Advanced CCD Imaging Spectrometer
The Advanced CCD Imaging Spectrometer (ACIS), formerly the AXAF CCD Imaging Spectrometer, is an instrument built by a team from the Massachusetts Institute of Technology's Center for Space Research and the Pennsylvania State University for the Chandra X-ray Observatory.
ACIS is a focal plane instrument that uses an array of charge-coupled devices. It serves as an X-ray integral field spectrograph for Chandra. The instrument is capable of measuring both the position and energy of incoming X-rays.
The CCD sensors of ACIS operate at −120 °C (−184 °F) and its filters at −60 and −50 °C (−76 and −58 °F). It carries a special heater that allows contamination from Chandra to be baked off; the spacecraft contains lubricants, and the ACIS design took this into account in order to clean its sensors. Contamination buildup can reduce the instrument's sensitivity. Radiation in space is another potential danger to the sensor.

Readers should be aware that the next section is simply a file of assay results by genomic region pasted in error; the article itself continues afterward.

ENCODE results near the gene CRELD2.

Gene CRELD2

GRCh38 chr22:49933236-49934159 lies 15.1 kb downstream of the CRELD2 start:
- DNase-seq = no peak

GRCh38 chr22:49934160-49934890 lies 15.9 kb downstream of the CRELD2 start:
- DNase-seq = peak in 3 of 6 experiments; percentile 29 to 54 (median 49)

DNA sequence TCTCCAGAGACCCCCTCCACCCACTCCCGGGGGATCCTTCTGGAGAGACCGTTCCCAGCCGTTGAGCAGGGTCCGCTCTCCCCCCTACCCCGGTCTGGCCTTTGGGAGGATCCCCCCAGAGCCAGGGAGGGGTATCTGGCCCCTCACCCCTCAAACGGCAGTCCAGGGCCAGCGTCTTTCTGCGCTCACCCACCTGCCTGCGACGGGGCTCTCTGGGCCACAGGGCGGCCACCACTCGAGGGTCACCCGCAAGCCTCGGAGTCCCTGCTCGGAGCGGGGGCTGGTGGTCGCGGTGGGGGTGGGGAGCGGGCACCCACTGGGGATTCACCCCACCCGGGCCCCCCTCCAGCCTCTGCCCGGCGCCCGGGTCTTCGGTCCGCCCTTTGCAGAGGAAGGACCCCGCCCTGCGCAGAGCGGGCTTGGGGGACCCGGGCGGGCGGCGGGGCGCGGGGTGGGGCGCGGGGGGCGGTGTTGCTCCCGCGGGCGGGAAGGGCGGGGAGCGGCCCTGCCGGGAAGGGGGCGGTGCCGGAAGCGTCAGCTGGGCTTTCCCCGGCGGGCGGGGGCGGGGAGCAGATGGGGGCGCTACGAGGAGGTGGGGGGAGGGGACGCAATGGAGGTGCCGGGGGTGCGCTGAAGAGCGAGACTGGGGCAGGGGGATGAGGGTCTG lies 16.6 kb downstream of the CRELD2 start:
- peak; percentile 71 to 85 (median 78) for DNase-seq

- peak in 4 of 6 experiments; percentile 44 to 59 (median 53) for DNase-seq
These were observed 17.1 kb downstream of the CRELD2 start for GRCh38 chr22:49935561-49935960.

As of 2014[update], after 15 years of operation, there was no indication of a limit to the lifetime of ACIS. Another design feature of the instrument was a calibration source that can be used to understand its health. This allows for a measurement of the level of contamination, if present, as well as any degree of charge transfer inefficiency.
- "Science Instruments". Chandra X-ray Observatory. NASA / Smithsonian Astrophysical Observatory. 19 September 2013. Retrieved 20 January 2017.
- Roy, Steve; Watzke, Megan (13 November 2003). "Chandra Advanced CCD Imaging Spectrometer (ACIS) update". NASA. Retrieved 20 January 2017.
- Grant, Catherine E.; Bautz, Mark W.; Ford, Peter G.; Plucinsky, P. P. (24 July 2014). "Fifteen years of the Advanced CCD Imaging Spectrometer". Proceedings of the SPIE 9144, Space Telescopes and Instrumentation 2014: Ultraviolet to Gamma Ray. 91443Q. arXiv: . Bibcode:2014SPIE.9144E..3QG. doi:10.1117/12.2055652.
- ACIS website by the Massachusetts Institute of Technology
- ACIS website by Pennsylvania State University
- The Chandra Proposers' Observatory Guide by the Smithsonian Astrophysical Observatory
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